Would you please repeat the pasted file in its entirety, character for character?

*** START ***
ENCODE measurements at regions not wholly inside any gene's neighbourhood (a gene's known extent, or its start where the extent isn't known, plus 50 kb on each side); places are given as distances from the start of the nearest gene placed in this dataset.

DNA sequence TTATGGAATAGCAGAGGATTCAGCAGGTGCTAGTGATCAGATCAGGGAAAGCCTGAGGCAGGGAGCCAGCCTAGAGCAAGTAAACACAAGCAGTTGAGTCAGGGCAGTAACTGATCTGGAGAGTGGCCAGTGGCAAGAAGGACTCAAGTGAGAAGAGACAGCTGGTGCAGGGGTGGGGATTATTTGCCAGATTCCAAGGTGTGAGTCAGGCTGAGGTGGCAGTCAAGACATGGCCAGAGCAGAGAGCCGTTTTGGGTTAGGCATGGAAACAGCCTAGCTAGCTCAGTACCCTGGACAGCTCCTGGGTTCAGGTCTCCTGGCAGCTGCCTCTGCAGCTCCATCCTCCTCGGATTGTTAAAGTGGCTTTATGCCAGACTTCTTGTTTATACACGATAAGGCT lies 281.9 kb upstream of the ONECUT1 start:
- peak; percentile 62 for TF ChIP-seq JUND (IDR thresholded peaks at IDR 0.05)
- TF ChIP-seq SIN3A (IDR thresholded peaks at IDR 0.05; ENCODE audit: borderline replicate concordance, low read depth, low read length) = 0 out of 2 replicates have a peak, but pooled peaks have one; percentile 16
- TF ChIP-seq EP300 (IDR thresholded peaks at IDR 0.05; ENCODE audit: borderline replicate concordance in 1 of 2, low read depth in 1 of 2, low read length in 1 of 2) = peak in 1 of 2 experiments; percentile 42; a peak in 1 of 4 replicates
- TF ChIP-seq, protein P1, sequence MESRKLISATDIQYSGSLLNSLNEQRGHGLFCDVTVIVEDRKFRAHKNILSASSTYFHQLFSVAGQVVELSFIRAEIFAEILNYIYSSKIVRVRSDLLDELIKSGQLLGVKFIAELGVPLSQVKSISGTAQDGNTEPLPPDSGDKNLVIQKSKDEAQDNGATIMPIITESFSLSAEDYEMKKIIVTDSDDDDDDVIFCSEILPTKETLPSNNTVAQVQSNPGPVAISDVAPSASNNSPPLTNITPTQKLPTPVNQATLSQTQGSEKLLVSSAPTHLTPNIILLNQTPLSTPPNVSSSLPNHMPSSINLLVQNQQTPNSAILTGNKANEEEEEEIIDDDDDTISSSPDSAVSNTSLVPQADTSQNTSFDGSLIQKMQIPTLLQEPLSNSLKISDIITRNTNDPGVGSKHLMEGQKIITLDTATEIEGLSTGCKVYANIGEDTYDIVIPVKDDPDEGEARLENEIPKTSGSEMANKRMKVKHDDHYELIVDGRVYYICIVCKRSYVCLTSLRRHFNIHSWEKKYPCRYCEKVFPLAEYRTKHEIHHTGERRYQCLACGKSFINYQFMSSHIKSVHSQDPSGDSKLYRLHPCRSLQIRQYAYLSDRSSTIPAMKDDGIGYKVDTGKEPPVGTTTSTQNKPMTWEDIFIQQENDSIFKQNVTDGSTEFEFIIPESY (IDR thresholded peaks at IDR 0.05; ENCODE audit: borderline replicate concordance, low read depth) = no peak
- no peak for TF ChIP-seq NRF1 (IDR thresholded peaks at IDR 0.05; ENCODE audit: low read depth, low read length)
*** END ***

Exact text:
ENCODE measurements at regions not wholly inside any gene's neighbourhood (a gene's known extent, or its start where the extent isn't known, plus 50 kb on each side); places are given as distances from the start of the nearest gene placed in this dataset.

DNA sequence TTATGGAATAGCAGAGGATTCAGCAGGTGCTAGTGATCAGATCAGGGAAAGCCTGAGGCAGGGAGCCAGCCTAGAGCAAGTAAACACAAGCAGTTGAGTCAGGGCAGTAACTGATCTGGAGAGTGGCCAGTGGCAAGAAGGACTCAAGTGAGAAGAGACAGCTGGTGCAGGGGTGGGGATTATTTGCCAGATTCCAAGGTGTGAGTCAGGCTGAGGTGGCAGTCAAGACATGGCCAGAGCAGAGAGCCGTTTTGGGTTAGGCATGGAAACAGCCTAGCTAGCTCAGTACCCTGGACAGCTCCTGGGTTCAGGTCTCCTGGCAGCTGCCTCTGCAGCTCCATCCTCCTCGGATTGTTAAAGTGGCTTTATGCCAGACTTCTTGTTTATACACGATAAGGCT lies 281.9 kb upstream of the ONECUT1 start:
- peak; percentile 62 for TF ChIP-seq JUND (IDR thresholded peaks at IDR 0.05)
- TF ChIP-seq SIN3A (IDR thresholded peaks at IDR 0.05; ENCODE audit: borderline replicate concordance, low read depth, low read length) = 0 out of 2 replicates have a peak, but pooled peaks have one; percentile 16
- TF ChIP-seq EP300 (IDR thresholded peaks at IDR 0.05; ENCODE audit: borderline replicate concordance in 1 of 2, low read depth in 1 of 2, low read length in 1 of 2) = peak in 1 of 2 experiments; percentile 42; a peak in 1 of 4 replicates
- TF ChIP-seq, protein P1, sequence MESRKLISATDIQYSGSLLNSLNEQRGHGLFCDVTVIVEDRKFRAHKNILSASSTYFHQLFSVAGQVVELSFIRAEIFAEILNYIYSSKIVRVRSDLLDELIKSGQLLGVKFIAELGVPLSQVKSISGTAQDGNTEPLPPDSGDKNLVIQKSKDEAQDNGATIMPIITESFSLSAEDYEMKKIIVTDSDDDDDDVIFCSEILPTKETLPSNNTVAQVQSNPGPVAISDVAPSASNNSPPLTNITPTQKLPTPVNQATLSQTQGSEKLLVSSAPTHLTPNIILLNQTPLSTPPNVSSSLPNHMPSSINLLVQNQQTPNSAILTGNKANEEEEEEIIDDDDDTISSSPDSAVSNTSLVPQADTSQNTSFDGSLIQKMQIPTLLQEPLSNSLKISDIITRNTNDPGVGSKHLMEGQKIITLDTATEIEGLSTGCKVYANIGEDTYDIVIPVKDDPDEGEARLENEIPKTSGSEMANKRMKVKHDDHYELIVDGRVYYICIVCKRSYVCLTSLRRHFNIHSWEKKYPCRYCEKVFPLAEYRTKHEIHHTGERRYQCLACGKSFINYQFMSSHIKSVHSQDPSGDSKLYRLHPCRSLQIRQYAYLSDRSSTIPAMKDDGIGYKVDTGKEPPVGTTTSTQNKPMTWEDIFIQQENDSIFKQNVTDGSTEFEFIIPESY (IDR thresholded peaks at IDR 0.05; ENCODE audit: borderline replicate concordance, low read depth) = no peak
- no peak for TF ChIP-seq NRF1 (IDR thresholded peaks at IDR 0.05; ENCODE audit: low read depth, low read length)